I must make a confession. I come from a place (Bay Area, California) where the typical city has nearly hundreds of thousands of residents…and some cities have well over 1 million. My hometown of San Jose, CA is a residential city and yet still has well over 1 million residents. So naturally the overall size of the average city or town in the Midwest was a culture shock at first. Driving through Nebraska, Iowa, and Illinois I say hour after hour of vast rural and agricultural land.
Then I arrived in Bloomington. Now Bloomington is certainly not San Jose or San Francisco. Nor is it not Chicago–or Indianapolis, for that matter. But as a fan of boxing, I use this metaphor: for its size, Bloomington packs a serious punch. I think the analogy holds. Here’s why.
First, Indiana University is a large research institution. Therefore, enrollment is in the tens of thousands. This makes the population of Bloomington particularly high. So based strictly on numbers Bloomington is larger than most Midwest towns, especially those in Indiana. Indianapolis is about one hour to the north and Louisville is two hours to the south. Aside from that there is not much going on in southern Indiana in terms of large cities or tens of thousands of people en masse.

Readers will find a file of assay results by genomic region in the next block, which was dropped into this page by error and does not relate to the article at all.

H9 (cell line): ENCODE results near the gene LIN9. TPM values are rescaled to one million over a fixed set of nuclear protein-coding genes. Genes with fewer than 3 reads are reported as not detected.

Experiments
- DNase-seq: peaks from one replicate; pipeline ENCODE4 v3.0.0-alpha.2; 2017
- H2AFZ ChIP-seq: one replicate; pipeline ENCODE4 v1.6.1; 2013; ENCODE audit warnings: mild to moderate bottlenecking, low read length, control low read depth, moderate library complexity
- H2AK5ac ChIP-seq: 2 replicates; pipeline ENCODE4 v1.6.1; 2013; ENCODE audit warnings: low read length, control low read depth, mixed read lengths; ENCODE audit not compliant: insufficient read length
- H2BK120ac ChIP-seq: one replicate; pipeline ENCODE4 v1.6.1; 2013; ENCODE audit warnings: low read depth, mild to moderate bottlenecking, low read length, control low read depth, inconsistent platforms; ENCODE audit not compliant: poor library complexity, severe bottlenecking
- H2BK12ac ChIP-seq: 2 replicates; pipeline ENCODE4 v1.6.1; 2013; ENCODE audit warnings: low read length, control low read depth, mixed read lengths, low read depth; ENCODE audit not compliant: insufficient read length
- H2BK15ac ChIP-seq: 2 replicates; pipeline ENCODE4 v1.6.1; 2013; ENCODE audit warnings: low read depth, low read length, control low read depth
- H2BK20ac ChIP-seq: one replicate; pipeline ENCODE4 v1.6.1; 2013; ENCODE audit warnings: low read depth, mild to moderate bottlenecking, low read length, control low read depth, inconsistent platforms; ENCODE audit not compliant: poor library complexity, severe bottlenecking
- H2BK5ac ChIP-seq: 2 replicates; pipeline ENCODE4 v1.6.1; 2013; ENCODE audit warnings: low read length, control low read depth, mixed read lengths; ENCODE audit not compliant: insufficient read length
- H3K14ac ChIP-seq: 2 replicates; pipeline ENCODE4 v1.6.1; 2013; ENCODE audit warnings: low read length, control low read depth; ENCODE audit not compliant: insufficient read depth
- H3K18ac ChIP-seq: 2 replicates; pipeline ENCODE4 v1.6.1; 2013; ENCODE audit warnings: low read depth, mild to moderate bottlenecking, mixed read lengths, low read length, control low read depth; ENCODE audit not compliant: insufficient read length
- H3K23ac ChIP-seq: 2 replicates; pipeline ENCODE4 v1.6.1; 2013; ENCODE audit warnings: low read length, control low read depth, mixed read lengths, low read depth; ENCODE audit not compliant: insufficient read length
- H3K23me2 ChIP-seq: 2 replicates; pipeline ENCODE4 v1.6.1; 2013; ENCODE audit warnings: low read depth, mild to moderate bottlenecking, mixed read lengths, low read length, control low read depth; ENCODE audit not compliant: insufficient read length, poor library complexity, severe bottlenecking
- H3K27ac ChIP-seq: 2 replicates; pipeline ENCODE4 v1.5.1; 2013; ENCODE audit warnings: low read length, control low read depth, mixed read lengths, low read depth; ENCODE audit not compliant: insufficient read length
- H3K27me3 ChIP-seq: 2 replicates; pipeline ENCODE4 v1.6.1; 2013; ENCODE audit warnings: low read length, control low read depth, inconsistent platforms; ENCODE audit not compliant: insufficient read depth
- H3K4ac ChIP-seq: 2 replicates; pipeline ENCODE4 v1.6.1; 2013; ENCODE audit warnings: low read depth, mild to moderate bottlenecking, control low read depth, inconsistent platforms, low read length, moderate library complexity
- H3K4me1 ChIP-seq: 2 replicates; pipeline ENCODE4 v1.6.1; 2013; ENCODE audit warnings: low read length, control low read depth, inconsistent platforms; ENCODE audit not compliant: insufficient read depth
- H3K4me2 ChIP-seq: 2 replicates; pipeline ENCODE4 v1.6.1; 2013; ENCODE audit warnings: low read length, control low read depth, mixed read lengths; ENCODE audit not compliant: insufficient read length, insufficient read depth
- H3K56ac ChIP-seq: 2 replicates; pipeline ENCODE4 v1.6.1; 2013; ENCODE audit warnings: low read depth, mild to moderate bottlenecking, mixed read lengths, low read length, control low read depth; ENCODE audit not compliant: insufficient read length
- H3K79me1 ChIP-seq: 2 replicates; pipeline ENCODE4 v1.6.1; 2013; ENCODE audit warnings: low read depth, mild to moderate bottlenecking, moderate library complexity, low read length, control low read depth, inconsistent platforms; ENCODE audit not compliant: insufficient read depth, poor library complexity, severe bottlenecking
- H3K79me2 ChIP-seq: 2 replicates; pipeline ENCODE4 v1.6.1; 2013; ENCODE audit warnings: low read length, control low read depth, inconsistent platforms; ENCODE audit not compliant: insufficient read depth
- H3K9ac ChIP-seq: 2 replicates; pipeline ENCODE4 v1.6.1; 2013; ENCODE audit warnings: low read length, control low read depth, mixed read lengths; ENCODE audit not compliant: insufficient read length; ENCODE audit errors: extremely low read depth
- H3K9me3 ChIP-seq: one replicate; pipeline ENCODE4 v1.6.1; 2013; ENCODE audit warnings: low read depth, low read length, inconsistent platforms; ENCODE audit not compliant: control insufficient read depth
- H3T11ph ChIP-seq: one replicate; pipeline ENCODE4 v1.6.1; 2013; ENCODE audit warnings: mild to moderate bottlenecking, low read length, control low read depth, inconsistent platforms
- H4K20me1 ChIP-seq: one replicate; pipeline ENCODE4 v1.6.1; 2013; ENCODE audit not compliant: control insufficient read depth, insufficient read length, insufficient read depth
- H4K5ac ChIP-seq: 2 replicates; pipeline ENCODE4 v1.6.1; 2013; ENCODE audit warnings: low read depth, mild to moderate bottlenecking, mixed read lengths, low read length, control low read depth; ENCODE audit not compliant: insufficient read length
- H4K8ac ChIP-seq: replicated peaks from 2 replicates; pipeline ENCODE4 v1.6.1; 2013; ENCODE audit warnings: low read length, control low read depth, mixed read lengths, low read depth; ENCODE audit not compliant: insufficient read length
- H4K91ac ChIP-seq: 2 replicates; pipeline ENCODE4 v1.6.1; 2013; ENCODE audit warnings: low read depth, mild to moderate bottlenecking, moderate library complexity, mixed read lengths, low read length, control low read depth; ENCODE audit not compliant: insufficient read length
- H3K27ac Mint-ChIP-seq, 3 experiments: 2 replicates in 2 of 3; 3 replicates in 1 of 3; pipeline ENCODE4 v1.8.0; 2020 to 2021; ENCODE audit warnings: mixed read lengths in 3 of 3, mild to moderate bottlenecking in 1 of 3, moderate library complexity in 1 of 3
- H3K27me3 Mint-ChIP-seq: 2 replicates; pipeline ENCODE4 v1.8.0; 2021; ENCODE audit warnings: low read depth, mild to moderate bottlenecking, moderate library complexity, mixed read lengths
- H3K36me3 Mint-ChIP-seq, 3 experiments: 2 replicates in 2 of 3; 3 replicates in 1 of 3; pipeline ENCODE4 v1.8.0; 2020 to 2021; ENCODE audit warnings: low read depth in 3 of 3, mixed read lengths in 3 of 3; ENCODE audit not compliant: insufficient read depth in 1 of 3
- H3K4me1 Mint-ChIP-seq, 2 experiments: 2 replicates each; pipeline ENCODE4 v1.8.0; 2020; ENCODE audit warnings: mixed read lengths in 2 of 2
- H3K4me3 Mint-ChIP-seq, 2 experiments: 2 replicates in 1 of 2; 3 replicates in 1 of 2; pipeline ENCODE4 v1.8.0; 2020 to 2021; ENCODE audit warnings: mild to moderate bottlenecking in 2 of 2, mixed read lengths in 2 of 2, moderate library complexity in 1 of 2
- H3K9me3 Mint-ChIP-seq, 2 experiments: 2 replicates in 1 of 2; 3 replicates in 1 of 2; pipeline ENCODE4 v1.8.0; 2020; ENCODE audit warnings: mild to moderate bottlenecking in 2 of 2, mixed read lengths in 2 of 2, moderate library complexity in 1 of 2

Second, Indiana University is an international university. As a result, you see a thousands of international students. That translates into one thing: lots of fantastic, authentic, first-generation-caliber ethnic culture…especially food. That in itself is not particularly common in the Midwest; but in the state of Indiana that is EXTREMELY uncommon. There are dozens of ethnic restaurant options, dancing options, etc.
For these two reasons Bloomington as a city is a big fish in the small pond of rural southern Indiana. In no other part of the region will you find anything remotely similar in terms of numbers or cultural diversity. But these are the distinguishing features that makes Bloomington so unique.